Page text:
CLERMONT, Ky. — Bill Ball has handled multiple whiskey-making tasks in his 47 years at Jim Beam, but on Oct. 15 he took on an unexpected role — joining colleagues on a picket line outside a Beam distillery in Kentucky.
More than 200 union workers walked off their jobs at Beam distilleries at Clermont and Boston in Kentucky after voting to reject the latest contract offer from the world’s leading bourbon producer.
As the old contract expired, Beam said its contingency plans would keep operations running to maintain the flow of whiskey to distributors and consumers.
As passing motorists honked in support, striking workers outside the Clermont distillery vented their frustrations.
They said staffing shortages often extend work weeks to 60 to 80 hours to keep up with growing demand for Beam whiskey.
The company has turned increasingly to temporary workers, they said, and disregards seniority when assigning veteran employees to new roles or shifts.
“We hope this is settled shortly,” Ball said. “If it’s not, we’re here for the long haul.”
The walkout soured what has been an era of smooth relations between management and labor in Kentucky’s whiskey industry, which has ridden a wave of renewed popularity in recent years.
Fred Minnick, a bourbon author and historian, said the walkout doesn’t necessarily signal a new period of labor unrest in the sector.
“Historically, these strikes do not have a ripple effect,” he said. “They tend to be more isolated events.”
Kentucky is home to about 95 percent of the world’s bourbon production. Both the bourbon and whiskey industries are enjoying growing sales worldwide, in part driven by higher demand for premium spirits and cocktails.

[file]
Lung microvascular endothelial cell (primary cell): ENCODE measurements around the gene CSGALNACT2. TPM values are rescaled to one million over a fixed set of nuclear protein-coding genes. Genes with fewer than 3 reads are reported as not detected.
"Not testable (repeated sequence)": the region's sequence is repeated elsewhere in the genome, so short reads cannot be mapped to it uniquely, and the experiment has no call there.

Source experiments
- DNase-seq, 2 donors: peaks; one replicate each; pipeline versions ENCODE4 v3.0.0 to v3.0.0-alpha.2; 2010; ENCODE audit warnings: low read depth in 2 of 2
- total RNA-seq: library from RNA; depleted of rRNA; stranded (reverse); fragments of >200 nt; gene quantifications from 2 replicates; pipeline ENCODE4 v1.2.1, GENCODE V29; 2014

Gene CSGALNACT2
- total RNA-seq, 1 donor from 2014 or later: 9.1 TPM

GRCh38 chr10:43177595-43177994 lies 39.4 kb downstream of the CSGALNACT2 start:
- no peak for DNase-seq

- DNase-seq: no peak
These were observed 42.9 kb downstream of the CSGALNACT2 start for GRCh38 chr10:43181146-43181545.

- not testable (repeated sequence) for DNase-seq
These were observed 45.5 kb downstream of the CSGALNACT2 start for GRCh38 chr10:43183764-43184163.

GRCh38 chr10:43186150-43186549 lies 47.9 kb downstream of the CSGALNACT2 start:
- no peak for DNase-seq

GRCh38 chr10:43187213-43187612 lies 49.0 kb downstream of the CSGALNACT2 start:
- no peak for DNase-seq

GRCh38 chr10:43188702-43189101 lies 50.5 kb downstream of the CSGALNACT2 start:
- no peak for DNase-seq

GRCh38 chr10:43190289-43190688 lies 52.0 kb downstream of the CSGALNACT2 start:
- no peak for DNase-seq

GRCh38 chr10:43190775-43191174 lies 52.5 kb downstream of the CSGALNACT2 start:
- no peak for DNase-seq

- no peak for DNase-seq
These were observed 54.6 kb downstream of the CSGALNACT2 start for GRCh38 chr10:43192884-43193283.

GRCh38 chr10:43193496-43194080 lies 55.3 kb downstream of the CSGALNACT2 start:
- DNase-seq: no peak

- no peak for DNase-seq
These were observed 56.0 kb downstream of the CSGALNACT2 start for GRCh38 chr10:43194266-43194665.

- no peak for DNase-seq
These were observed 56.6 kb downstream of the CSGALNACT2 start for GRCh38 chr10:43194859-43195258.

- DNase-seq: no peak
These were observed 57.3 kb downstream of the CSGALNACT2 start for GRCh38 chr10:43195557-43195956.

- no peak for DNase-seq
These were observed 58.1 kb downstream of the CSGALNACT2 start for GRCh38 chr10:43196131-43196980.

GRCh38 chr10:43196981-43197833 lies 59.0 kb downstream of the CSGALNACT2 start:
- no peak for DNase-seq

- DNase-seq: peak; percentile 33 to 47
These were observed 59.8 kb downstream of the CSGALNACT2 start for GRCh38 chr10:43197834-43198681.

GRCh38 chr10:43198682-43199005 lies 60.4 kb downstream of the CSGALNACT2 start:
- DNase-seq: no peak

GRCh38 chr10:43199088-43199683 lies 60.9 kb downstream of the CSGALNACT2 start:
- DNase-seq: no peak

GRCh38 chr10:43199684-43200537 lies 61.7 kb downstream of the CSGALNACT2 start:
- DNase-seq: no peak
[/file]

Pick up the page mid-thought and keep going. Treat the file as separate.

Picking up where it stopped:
Last year, the state’s bourbon production swelled to a nearly 50-year high. Bluegrass state distilleries filled nearly 1.9 million bourbon barrels, the highest number since 1967, and 44 percent above the pace in 2014, according to the Kentucky Distillers’ Association.
Beam did not offer specifics about its contingency plans to keep the two distilleries operating.
“Given our inventories and contingency plans, we currently do not anticipate shortages of Jim Beam or any other products made at these facilities,” David Hunter, Chief Supply Chain Officer for Beam Suntory, said in a statement.
The company said it hoped union workers would reconsider the contract offer, which included pay increases.
It said the revised offer dealt with workers’ concerns on such issues as overtime and temporary workers. It did not immediately comment as the strike began.
The vote marked the second time in days that union workers overwhelmingly rejected the company’s offer.
The classic American whiskey brand is owned by Suntory Holdings Ltd., a Japanese beverage company.
Ball sounded skeptical of those contingency plans, predicting efficiency will suffer without union workers manning operations.
“If Jim Beam wants to put the product out with the quality that we’ve done in my 47 years, it has to have our help to do it, so it’s done right,” he said.
Bourbon ages for years before reaching maturity. Where the walkout could have an impact on short-term supply is in such jobs as removing mature whiskey from barrels stored in warehouses, known in the trade as rickhouses, and bottling the spirits.
“You can’t just get Johnny off the street to come in to do this,” Minnick said in a phone interview. “If you don’t know how to roll a barrel in a rickhouse, you’re going to lose a thumb.”
Striking workers talked about a family atmosphere on the job that has grown strained in recent times.
Jerry Smith, a 21-year Beam employee who does maintenance work on the bottling line, said he typically works about 70 hours per week. His workload means he’s missed out on plenty of events with his two teenage children, he said.
“Pretty much, my kids in the last five years have grown up without their father around for the most part,” he said.